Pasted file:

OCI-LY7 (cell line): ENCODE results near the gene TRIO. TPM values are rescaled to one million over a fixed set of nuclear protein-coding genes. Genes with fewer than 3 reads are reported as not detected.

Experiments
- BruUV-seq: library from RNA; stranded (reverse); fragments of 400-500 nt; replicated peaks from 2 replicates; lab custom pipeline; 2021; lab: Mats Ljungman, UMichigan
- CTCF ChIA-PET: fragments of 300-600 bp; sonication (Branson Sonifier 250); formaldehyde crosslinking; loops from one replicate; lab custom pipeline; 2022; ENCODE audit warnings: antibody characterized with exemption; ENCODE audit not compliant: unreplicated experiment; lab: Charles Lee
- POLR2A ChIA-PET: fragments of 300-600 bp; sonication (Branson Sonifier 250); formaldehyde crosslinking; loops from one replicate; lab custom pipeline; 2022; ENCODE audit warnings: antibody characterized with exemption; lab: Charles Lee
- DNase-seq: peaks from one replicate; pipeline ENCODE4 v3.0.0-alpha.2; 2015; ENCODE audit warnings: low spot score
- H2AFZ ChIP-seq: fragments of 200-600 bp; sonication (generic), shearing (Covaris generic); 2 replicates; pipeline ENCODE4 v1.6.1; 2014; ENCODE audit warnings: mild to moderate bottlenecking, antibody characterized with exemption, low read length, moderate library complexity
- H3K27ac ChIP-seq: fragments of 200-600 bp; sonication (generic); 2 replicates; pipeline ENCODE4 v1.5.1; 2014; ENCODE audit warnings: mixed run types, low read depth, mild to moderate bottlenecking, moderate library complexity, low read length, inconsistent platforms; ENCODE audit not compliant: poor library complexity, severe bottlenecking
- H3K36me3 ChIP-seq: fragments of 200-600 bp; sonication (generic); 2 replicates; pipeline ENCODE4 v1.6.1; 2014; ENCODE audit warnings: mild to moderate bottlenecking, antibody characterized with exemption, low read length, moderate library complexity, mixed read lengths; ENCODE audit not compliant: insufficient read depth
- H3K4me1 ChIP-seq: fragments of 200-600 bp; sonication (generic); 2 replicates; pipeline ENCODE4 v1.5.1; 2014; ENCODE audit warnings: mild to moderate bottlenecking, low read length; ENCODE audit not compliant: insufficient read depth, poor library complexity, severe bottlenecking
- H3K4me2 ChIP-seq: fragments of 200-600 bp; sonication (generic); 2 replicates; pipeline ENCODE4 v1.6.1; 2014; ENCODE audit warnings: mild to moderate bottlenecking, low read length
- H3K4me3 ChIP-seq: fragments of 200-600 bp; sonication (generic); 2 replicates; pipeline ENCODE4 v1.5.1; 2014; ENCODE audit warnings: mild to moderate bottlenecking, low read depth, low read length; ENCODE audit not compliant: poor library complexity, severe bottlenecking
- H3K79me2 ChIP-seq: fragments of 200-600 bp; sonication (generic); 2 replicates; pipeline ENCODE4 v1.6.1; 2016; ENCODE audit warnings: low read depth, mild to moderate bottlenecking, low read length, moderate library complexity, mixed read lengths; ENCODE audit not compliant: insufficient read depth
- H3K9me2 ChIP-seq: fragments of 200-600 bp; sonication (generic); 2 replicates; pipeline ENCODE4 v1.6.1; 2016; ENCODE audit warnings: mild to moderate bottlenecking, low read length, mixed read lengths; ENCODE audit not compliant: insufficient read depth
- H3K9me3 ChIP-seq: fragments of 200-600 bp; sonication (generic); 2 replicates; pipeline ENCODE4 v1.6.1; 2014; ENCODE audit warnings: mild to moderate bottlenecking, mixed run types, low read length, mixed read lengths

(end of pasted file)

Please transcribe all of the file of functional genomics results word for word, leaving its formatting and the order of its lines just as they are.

OCI-LY7 (cell line): ENCODE results near the gene TRIO. TPM values are rescaled to one million over a fixed set of nuclear protein-coding genes. Genes with fewer than 3 reads are reported as not detected.

Experiments
- BruUV-seq: library from RNA; stranded (reverse); fragments of 400-500 nt; replicated peaks from 2 replicates; lab custom pipeline; 2021; lab: Mats Ljungman, UMichigan
- CTCF ChIA-PET: fragments of 300-600 bp; sonication (Branson Sonifier 250); formaldehyde crosslinking; loops from one replicate; lab custom pipeline; 2022; ENCODE audit warnings: antibody characterized with exemption; ENCODE audit not compliant: unreplicated experiment; lab: Charles Lee
- POLR2A ChIA-PET: fragments of 300-600 bp; sonication (Branson Sonifier 250); formaldehyde crosslinking; loops from one replicate; lab custom pipeline; 2022; ENCODE audit warnings: antibody characterized with exemption; lab: Charles Lee
- DNase-seq: peaks from one replicate; pipeline ENCODE4 v3.0.0-alpha.2; 2015; ENCODE audit warnings: low spot score
- H2AFZ ChIP-seq: fragments of 200-600 bp; sonication (generic), shearing (Covaris generic); 2 replicates; pipeline ENCODE4 v1.6.1; 2014; ENCODE audit warnings: mild to moderate bottlenecking, antibody characterized with exemption, low read length, moderate library complexity
- H3K27ac ChIP-seq: fragments of 200-600 bp; sonication (generic); 2 replicates; pipeline ENCODE4 v1.5.1; 2014; ENCODE audit warnings: mixed run types, low read depth, mild to moderate bottlenecking, moderate library complexity, low read length, inconsistent platforms; ENCODE audit not compliant: poor library complexity, severe bottlenecking
- H3K36me3 ChIP-seq: fragments of 200-600 bp; sonication (generic); 2 replicates; pipeline ENCODE4 v1.6.1; 2014; ENCODE audit warnings: mild to moderate bottlenecking, antibody characterized with exemption, low read length, moderate library complexity, mixed read lengths; ENCODE audit not compliant: insufficient read depth
- H3K4me1 ChIP-seq: fragments of 200-600 bp; sonication (generic); 2 replicates; pipeline ENCODE4 v1.5.1; 2014; ENCODE audit warnings: mild to moderate bottlenecking, low read length; ENCODE audit not compliant: insufficient read depth, poor library complexity, severe bottlenecking
- H3K4me2 ChIP-seq: fragments of 200-600 bp; sonication (generic); 2 replicates; pipeline ENCODE4 v1.6.1; 2014; ENCODE audit warnings: mild to moderate bottlenecking, low read length
- H3K4me3 ChIP-seq: fragments of 200-600 bp; sonication (generic); 2 replicates; pipeline ENCODE4 v1.5.1; 2014; ENCODE audit warnings: mild to moderate bottlenecking, low read depth, low read length; ENCODE audit not compliant: poor library complexity, severe bottlenecking
- H3K79me2 ChIP-seq: fragments of 200-600 bp; sonication (generic); 2 replicates; pipeline ENCODE4 v1.6.1; 2016; ENCODE audit warnings: low read depth, mild to moderate bottlenecking, low read length, moderate library complexity, mixed read lengths; ENCODE audit not compliant: insufficient read depth
- H3K9me2 ChIP-seq: fragments of 200-600 bp; sonication (generic); 2 replicates; pipeline ENCODE4 v1.6.1; 2016; ENCODE audit warnings: mild to moderate bottlenecking, low read length, mixed read lengths; ENCODE audit not compliant: insufficient read depth
- H3K9me3 ChIP-seq: fragments of 200-600 bp; sonication (generic); 2 replicates; pipeline ENCODE4 v1.6.1; 2014; ENCODE audit warnings: mild to moderate bottlenecking, mixed run types, low read length, mixed read lengths